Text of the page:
I was going to write something entirely different two weeks ago, as well as last week and this week too, but Life kept getting in the way. We aren't guaranteed anything in this world except death, since taxes have turned into something optional. With that being the case, spend your time away from your work or other obligations with those who mean the most to you. Do something, anything with them: walk around the block, go to the park, sit on the porch or couch, but spend some time with those that are important to you.

If you haven't noticed, I didn't mention family in the previous paragraph. That was intentional, since for some people (probably many) the term -- and  I'm talking about Blood Relationship Family now -- has some baggage or memories that aren't too uplifting. Those ties will be/are there, and can be ignored if needed to make your life content, but the family I want to talk about is the one we make intentionally, with those we grow to care about and in return are cared for. Those bonds can be stronger than anything you are born into and can offer more support and contentment.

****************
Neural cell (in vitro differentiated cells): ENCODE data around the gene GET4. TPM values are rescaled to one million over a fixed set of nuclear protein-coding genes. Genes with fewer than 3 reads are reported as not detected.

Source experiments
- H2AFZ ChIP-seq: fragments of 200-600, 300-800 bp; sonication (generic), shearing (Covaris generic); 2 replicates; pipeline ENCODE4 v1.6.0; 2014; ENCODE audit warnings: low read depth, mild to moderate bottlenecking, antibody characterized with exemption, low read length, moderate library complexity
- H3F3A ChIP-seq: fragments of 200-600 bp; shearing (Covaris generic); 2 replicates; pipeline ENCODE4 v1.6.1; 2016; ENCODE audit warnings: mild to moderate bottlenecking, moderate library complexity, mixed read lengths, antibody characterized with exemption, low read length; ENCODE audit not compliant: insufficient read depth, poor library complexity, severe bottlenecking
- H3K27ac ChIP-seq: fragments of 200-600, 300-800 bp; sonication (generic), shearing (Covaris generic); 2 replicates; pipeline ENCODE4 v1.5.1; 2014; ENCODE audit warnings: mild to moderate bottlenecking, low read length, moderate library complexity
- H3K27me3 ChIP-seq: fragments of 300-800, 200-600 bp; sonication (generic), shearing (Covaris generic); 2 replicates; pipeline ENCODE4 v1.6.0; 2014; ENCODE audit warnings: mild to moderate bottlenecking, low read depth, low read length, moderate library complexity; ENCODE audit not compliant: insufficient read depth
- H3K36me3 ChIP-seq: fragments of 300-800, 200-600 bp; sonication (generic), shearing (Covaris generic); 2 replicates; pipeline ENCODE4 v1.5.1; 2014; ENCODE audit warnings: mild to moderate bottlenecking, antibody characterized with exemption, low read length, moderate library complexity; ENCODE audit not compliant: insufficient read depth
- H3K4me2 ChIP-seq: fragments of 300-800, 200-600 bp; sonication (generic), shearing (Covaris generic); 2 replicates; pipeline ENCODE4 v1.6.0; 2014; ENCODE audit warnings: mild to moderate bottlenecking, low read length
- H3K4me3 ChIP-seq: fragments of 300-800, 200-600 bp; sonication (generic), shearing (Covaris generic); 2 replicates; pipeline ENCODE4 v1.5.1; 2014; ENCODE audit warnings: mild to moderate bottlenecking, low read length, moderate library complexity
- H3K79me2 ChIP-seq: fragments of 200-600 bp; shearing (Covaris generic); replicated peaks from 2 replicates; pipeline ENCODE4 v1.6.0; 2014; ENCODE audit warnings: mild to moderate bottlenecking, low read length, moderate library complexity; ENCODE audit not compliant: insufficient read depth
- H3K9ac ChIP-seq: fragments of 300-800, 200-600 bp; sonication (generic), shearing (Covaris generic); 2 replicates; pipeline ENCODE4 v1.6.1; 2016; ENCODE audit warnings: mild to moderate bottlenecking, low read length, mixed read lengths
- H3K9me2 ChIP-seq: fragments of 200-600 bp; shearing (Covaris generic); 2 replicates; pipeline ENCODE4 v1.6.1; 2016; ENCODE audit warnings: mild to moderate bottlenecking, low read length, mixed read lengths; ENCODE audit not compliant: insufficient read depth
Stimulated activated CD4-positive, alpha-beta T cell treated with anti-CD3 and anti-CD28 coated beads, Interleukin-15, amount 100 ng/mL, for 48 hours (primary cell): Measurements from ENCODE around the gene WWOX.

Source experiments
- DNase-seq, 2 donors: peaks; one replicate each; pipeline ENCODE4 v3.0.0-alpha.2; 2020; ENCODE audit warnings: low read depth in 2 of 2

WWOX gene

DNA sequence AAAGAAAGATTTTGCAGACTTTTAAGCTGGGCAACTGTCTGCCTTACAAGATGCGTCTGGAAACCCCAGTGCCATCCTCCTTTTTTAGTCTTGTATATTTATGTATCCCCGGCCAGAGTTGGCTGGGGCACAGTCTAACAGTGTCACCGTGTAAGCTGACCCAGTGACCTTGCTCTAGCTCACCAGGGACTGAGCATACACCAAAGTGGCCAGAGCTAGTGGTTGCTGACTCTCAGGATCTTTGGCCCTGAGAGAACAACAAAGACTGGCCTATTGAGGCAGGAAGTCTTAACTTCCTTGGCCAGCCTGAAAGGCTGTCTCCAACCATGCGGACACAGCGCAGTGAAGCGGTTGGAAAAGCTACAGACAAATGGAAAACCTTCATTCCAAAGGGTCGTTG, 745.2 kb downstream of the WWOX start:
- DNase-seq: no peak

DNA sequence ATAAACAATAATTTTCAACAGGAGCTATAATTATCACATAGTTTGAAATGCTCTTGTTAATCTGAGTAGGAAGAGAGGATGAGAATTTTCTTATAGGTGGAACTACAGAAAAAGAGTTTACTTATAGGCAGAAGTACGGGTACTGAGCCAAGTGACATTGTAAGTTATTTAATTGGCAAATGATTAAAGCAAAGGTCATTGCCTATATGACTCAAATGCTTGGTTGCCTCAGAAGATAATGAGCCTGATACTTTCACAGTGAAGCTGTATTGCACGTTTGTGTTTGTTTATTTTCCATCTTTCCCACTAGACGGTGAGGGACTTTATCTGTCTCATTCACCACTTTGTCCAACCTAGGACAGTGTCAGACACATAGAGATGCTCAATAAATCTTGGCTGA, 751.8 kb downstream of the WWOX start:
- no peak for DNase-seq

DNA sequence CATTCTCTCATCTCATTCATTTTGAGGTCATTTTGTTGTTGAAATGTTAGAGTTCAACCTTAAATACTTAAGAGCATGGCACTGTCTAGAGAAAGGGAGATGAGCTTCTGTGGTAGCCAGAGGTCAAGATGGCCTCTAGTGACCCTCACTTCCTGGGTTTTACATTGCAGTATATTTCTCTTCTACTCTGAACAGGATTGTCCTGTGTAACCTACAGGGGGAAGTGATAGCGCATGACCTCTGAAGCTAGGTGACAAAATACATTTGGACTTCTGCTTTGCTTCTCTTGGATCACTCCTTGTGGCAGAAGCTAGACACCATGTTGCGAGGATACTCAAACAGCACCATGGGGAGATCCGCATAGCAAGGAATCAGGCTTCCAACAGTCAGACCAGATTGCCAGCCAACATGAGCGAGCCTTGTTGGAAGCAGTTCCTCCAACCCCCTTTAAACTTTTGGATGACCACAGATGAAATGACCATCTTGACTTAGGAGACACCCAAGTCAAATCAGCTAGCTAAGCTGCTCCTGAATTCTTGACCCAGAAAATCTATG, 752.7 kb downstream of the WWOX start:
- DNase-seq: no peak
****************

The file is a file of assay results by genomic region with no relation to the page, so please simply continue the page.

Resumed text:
Look to those people. Check up on them. Plan nothing, just do something, anything, to let those around you know you are there.

As for me, I went and flew a kite. With my Family.

After this we bought other kites from Amazon, but every day we have off together hasn't been windy enough to fly them!

Recap And Takeaway
  • It isn't important what you do, just do something with those in your family circle.
* * *

Just a reminder: if you plan on buying anything through Amazon, please consider using our referral link. When you do, a portion of the sale comes back here to help keep this site running!

If you have comments, suggestions or corrections, please post them so we all can learn. And remember, Some Is Always Better Than None!

NOTE: All items tested were purchased by me. No products have been loaned in exchange for a favorable review. Any items sent to me for T&E will be listed as such. Suck it Feds.

Monday, April 26, 2021

The Humble Air Fryer

There are many tools that can make our lives easier in all sorts of ways and places, such as in the kitchen. For example, a good quality and well-sharpened knife makes food preparation considerably easier. In this post I’m going to talk about one of my favorite new kitchen tools, the humble Air Fryer.